Thursday, July 4, 2013

Summertime Stories

Summer is a great season for reading. There are many, many books that make great summer reads, from classics to trendy paranormal romances to intense dystopias. Still, certain books have a stronger connection to the season. Certain books just seem to say summer. Here's a list of ten books - most tested classics - that capture that elusive summertime flavor.

Half Magic by Edward Eager, 1954. Middle Grade. Four children on summer vacation find a magic coin that makes thier wishes come true - but only halfway. This is a fun read, not to mention an enduring classic.

I Am the Messenger by Marcus Zusak, 2005. Young Adult. After capturing a bank robber, 19-year-old Ed Kennedy begins receiving mysterious messages that direct him to people in need of his help. Not my favorite book on the list, truth be told, but I was determined to include a guy-friendly YA pick.

Misty of Chincoteague by Marguerite Henry, 1947. Middle Grade. Paul and Maureen have their hearts set on owning the Phantom, a pony nobody can catch. Their efforts to break this record lead to a surprising discovery.

The Penderwicks by Jeanne Birdsall, 2007. Middle Grade. Four sisters spend their summer at the beautiful Arundel estate, where they make friends with a boy named Jerrefy - but not with his snobby mother. This National Book Award winner reads like an old favorite.

Roxaboxen by Alice McLerran and Barbara Cooney, 1991. Picture Book. A group of children create their own town out of rocks and boxes in this beautifully illustrated book that perfectly captures the magic of childhood play. A personal favorite.

The Secret Life of Bees by Sue Monk Kidd, 2003. Adult Fiction for teens. In the 1960s, Lily and her black stand-in mother Rosaleen escape from dangerous racists (and Lily's cruel father) in their southern town. They hide with a trio of beekeeping sisters, who may hold the secret to Lily's mother's death. A wonderful coming of age story, great for teens and adults alike.

The Sisterhood of the Traveling Pants by Ann Branchares, 2001. Young Adult. Four best friends spend their first summer apart, connected by a magical pair of jeans. Lena, Carmen, Tibby and Bridget grow in ways they never imagined in this absorbing coming of age novel. Really, truly excellent.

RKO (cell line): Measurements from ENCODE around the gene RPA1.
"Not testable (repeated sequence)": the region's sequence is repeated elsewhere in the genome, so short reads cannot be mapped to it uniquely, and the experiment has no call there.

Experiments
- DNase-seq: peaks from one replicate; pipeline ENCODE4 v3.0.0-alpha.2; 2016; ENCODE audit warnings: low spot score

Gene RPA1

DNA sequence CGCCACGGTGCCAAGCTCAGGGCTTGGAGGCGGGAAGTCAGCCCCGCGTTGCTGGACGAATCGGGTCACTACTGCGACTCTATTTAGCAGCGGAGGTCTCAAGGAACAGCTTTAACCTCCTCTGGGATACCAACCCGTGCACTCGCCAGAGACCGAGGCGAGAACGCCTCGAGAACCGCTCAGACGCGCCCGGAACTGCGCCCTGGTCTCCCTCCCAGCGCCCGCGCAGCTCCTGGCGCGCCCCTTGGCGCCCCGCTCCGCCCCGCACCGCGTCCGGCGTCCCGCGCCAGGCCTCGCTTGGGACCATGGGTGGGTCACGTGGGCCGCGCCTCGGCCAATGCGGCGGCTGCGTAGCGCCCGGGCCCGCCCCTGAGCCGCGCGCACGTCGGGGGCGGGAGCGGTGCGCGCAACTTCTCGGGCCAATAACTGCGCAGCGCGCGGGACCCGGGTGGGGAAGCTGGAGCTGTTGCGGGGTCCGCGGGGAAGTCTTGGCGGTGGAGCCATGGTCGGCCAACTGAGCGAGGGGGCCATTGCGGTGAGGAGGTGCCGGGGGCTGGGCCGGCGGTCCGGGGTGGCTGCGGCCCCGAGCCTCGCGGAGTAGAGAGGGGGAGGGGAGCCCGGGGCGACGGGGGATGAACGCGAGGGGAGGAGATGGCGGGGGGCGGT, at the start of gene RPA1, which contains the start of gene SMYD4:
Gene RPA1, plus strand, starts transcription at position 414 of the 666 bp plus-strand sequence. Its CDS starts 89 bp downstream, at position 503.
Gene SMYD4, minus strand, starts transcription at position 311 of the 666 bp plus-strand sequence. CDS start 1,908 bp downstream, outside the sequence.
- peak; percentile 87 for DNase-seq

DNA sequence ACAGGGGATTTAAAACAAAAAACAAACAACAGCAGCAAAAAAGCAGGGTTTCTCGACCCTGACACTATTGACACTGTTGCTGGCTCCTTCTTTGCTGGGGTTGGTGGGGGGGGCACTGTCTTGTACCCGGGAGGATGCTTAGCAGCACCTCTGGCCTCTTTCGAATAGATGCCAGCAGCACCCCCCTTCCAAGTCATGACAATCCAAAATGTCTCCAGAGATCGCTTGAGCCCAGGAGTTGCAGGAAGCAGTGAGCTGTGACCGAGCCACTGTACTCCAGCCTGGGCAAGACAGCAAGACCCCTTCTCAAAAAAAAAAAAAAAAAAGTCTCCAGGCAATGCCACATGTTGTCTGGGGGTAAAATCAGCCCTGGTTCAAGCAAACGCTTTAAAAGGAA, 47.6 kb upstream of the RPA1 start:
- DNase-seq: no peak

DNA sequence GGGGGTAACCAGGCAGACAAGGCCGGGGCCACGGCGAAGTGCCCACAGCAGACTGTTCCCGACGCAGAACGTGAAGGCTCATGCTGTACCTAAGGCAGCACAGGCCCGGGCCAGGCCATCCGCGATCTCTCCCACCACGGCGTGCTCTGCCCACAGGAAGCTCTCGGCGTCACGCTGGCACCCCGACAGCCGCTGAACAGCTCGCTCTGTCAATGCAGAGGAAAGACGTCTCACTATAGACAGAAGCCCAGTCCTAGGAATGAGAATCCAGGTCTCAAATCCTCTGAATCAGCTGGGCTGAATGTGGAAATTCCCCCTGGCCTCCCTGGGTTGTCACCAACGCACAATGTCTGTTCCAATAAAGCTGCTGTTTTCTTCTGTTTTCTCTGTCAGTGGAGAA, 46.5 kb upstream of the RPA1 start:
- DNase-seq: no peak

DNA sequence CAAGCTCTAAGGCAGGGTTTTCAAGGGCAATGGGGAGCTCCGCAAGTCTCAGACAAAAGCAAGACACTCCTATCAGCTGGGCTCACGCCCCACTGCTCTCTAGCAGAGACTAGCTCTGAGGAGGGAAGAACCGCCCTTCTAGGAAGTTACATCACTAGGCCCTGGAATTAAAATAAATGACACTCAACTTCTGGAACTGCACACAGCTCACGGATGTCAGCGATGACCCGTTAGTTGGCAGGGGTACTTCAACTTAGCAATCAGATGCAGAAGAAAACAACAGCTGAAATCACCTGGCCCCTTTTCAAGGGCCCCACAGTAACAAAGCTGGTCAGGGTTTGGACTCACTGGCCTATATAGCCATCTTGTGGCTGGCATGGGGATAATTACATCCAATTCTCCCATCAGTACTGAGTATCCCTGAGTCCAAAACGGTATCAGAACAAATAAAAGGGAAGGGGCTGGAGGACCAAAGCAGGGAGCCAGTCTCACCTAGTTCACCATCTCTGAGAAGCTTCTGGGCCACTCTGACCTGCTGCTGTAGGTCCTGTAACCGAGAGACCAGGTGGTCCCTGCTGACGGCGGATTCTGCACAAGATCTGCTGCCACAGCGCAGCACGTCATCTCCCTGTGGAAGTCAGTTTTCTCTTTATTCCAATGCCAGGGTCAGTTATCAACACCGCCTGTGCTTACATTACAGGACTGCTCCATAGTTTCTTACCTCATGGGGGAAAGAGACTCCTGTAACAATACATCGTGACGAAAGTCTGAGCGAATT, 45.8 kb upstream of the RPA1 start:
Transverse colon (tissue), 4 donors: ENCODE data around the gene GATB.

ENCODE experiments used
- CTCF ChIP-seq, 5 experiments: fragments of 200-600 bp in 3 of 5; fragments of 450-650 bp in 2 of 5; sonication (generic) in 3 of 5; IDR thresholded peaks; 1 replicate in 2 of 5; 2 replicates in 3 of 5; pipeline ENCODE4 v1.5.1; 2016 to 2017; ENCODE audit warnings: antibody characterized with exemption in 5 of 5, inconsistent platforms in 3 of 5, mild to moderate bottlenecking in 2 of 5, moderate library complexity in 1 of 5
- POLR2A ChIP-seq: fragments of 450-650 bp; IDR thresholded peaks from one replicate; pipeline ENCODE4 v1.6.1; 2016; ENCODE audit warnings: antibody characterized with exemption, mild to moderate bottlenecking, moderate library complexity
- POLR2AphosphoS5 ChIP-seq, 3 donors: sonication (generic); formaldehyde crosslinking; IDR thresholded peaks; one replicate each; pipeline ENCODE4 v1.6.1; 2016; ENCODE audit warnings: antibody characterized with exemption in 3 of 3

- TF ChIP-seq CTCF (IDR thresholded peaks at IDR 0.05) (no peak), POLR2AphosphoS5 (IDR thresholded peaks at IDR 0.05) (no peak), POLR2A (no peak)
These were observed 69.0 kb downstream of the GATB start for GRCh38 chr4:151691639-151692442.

Summer at Forsaken Lake by Michael D. Biel, 2013. Middle Grade. Twelve-year-old NYC native Nicholas spends the summer in small town Michigan, where a new friend and a tantalizing mystery lead him on an adventure he never expected. A perfect summertime mystery.

The Summer I Turned Pretty by Jenny Han, 2010. Young Adult. When "Belly" returns to the beach town where she spends every summer, she finds that the dynamics between her and the owner's two sons have shifted. A perfect beach read.

Thimble Summer by Elizabeth Enright, 1938. Middle Grade. Garnet, age nine, experiences the joys and challenges of summer on a Wisconsin farm during the Great Depression. An endearing glimpse into the past.

I've read all of the above books. What similar books are still on my reading list? Gone-Away Lake by Elizabeth Enright, Lawn Boy by Gary Paulsen, and Moon Over Manifest by Clare Vanderpool.

I apologize for the lack of diversity on this list. Please let me know if you have any suggestions to bring a wider ranger of characters into play!


  1. I am curious about the book "Half Magic." I have never heard of it and it sounds interesting. I teach 6 th grade, do you think it is geared towards younger kids or good for 12 year olds? I look forward to reading more of your reviews.

    1. Hi Justin, thanks for your question! I'm not a teacher, and I don't know much about leveling books. That said, I think Half Magic might be a little young for your class - but just a little. I would have enjoyed it as a sixth grader. I'd say it's worth looking into. It's definitely a lot of fun and would be a GREAT book to read if the class is learning fractions.
      I also posted a review today for Three Times Lucy by Shelia Turnage. That would be perfect for 6th graders, and I loved it!
      Hope that helps!

  2. Thank you. I am still planning to take a look at it for myself. Sounds like a fun read.